Hours earlier, my stepmother raced past us sobbing, whispering her apologies as she left us behind. “I can’t let him beat on me again.” Daddy, drunk on Jack Daniel’s and wearing only tighty- whities, chased after her, the door slamming behind him. Despite his inebriated state, he got into his car and drove to her best friend’s house, shouting threats, ordering her to return home where she belonged. She refused and the police were phoned. Hoping to evade arrest, he got back in his car and raced towards his apartment, only to find himself now in a stand-off with the police. Inside the apartment, Heather and I huddled together, desperately willing him to return.
Too terrified to call for help while we waited, it was hours before we phoned my mother. With my father in police custody for drunk driving and disorderly conduct, and unable to remember that he even had children, my mother was forced to make the four-hour drive to Austin to pick us up and ensure we didn’t wind up in the care of Child Protective Services. Despite my parent’s divorce, custody had been amicable— until that night. That was the last time my mother allowed my sister and me to visit our father unsupervised.
This wasn’t the childhood my mother envisioned for her children. Not even close. She knew about my father’s tormented past but hoped her love and his sense of duty to family would keep him on the straight and narrow. She was wrong.
Born in poverty in Austin, Texas in the 1940s, my father, Darrell Overton embraced the outlaw lifestyle. Led by his older brother Timmy, “The Overton Gang” were gunrunners, drug dealers and proud Texas outlaws. When my father shot and killed a man in a gun battle over a married woman, the courts ruled it self-defense. My father spent seven years in prison for manslaughter. After his release, he was determined to turn his life around, marrying my mother, Betty, and landing honest work in construction. Unable to have children of their own, they decided to adopt. Heather and I were six days old when Mom and Dad carried us home in matching red Christmas stockings. No amount of treatment programs or pleading would change my father. Despite my mother’s best efforts to keep our family together, his violent and unpredictable behavior made it impossible and they divorced.
The challenges of a raising two daughters alone were immense but my mother never wavered in her efforts to give us the best life possible, encouraging us in school and nurturing our passions. Heather and I had huge imaginations. We were a united force, enamored with movies and TV and the theater. Growing up in a small Texas town, our dreams seemed lofty at best, but at eighteen, with our mother’s support, Heather and I packed our bags and moved to New York City to study acting.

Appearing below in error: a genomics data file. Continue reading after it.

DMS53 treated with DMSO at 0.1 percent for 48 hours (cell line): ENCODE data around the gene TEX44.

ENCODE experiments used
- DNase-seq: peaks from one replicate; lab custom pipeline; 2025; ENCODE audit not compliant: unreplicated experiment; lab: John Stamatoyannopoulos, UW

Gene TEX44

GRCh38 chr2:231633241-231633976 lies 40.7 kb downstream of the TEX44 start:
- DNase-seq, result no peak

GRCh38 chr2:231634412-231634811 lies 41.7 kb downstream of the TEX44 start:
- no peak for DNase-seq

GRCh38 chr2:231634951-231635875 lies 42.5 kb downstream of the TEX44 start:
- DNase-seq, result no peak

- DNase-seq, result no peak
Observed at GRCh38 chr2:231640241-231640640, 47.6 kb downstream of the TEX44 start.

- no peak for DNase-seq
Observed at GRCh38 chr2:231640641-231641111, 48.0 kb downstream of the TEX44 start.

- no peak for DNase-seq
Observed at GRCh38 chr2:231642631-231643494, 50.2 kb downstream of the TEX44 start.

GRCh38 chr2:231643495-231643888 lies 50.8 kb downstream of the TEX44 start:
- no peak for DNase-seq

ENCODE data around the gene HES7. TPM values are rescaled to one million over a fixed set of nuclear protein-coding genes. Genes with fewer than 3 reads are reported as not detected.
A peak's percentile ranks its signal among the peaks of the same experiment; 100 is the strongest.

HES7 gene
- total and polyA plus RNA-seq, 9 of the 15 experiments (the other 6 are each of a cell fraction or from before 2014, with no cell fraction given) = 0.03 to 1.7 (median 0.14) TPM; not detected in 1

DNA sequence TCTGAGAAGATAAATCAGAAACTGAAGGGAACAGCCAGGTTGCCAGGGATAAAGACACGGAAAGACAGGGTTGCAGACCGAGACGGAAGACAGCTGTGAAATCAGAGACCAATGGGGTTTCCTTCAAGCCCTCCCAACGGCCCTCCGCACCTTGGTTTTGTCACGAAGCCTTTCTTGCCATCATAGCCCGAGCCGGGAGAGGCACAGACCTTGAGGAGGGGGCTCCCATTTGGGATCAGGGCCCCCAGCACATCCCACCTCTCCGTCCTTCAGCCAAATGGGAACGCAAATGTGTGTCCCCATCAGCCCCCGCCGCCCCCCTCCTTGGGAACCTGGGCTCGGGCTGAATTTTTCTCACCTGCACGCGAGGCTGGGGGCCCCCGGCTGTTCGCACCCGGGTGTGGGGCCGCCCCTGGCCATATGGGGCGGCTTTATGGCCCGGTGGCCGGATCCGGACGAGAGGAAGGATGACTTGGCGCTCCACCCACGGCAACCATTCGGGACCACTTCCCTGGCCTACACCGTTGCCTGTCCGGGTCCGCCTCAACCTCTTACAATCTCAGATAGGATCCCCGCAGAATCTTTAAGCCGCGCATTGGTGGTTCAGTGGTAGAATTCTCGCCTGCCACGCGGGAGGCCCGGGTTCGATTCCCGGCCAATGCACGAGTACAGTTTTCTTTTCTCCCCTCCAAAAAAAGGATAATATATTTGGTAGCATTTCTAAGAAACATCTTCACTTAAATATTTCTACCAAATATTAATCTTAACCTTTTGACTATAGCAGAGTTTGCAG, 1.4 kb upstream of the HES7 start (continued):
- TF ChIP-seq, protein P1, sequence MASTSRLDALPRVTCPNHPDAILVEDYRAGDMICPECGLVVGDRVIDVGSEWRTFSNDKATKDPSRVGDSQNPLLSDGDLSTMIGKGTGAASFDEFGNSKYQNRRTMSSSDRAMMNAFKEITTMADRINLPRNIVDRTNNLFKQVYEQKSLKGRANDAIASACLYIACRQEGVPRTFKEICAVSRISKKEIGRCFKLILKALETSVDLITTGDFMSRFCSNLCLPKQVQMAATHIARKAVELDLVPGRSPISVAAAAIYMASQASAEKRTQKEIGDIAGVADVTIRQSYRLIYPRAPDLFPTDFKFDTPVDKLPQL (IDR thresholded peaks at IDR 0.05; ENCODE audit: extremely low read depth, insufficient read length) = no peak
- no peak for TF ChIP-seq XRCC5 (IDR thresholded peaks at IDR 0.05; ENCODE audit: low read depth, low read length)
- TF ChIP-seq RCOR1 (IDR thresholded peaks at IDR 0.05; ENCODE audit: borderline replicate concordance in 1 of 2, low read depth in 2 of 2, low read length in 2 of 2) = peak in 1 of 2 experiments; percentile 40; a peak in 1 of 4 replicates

Our paths diverged several years later when I headed to Hollywood and found my calling as a TV writer. We may have been on opposite coasts but that didn’t lessen our bond. Heather and I consulted one another on everything from clothing choices to boyfriends to job opportunities. After several years, I finally convinced Heather to relocate to LA, where she landed a job working in TV development. It seemed as if all our dreams were coming true. Then in 2013, the show I wrote for was cancelled. I had spent years struggling to get this latest job and then, just like that, it was gone.
Frustrated and unemployed, I interviewed for numerous jobs but couldn’t seem to get that next break. I spiraled, sleeping all day and staying up late into the night, binging on nightly news and true crime stories. The Ariel Castro case broke in the summer of 2013 and I found myself obsessed with the three Cleveland women who had been abducted and held captive for ten years. I couldn’t imagine enduring something so awful. The more I thought about it, the more I wondered how I would cope if I lost my sister Heather—my twin, my best friend, my other half.
Inspired, I wrote feverishly, night and day, for two weeks. When I was done, I had completed ninety pages. I knew that this wasn’t a TV show or a movie but writing a novel seemed so daunting. Fortunately, Heather saw something special in what I had written. “Take a class. Keep writing. Tell this story,” she said. I took her advice, and in less than a year I had completed Baby Doll, my first novel.
For me, the heart and soul of my book was always the twin relationship. I wanted to give readers an inside look at the messy, complicated and unique bond I share with my sister. The struggles that the twin sisters endure in Baby Doll are obviously a much more heightened experience than what Heather and I went through in our lives. But the message is the same: together, with my twin by my side, anything is possible.